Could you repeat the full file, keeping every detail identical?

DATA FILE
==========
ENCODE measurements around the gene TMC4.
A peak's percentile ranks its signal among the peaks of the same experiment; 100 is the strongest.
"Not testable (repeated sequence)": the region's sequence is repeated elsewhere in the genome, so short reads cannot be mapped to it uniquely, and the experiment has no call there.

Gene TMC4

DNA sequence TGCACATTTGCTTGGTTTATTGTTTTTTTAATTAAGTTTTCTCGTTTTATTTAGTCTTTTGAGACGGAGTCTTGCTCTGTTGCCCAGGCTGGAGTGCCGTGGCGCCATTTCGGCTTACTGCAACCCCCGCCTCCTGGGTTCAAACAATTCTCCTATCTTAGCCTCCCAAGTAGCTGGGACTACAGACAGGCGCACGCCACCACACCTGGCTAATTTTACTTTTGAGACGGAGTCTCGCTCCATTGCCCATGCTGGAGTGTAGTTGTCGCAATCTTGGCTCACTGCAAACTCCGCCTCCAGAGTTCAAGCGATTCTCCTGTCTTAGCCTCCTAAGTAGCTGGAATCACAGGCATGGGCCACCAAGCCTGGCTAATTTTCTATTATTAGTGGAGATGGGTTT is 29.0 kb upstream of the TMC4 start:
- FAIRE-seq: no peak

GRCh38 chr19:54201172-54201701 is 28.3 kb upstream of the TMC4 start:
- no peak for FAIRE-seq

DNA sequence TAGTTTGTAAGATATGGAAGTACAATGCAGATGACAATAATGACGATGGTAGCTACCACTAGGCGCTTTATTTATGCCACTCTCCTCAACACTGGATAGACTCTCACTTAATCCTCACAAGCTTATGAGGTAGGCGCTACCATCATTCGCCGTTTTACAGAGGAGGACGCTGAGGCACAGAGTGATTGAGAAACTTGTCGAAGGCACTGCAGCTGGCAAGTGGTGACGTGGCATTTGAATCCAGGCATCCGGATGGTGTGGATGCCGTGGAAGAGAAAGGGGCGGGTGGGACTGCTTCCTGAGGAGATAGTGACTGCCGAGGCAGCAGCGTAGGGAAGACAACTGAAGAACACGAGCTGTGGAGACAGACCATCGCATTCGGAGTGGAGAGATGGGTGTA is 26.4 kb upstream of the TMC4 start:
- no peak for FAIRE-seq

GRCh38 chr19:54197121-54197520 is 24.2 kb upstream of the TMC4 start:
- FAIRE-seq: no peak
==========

ENCODE measurements around the gene TMC4.
A peak's percentile ranks its signal among the peaks of the same experiment; 100 is the strongest.
"Not testable (repeated sequence)": the region's sequence is repeated elsewhere in the genome, so short reads cannot be mapped to it uniquely, and the experiment has no call there.

Gene TMC4

DNA sequence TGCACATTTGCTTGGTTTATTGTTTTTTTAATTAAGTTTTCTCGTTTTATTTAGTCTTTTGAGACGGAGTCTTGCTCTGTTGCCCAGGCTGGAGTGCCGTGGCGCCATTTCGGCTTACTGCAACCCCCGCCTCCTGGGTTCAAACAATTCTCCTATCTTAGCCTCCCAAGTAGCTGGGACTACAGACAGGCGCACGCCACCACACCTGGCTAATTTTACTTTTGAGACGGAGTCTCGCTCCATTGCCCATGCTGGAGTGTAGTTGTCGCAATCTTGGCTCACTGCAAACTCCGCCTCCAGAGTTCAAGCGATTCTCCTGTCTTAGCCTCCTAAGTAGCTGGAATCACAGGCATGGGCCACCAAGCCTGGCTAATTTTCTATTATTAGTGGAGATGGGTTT is 29.0 kb upstream of the TMC4 start:
- FAIRE-seq: no peak

GRCh38 chr19:54201172-54201701 is 28.3 kb upstream of the TMC4 start:
- no peak for FAIRE-seq

DNA sequence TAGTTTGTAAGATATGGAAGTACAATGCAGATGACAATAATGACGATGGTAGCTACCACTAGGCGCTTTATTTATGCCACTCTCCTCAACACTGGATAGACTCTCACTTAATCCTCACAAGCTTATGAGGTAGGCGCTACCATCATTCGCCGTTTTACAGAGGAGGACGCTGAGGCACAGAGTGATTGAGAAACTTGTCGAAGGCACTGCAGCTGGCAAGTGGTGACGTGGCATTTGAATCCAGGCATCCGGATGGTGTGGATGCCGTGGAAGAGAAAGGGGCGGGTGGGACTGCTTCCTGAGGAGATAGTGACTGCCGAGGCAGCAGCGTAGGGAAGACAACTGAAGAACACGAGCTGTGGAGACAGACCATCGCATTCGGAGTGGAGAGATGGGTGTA is 26.4 kb upstream of the TMC4 start:
- no peak for FAIRE-seq

GRCh38 chr19:54197121-54197520 is 24.2 kb upstream of the TMC4 start:
- FAIRE-seq: no peak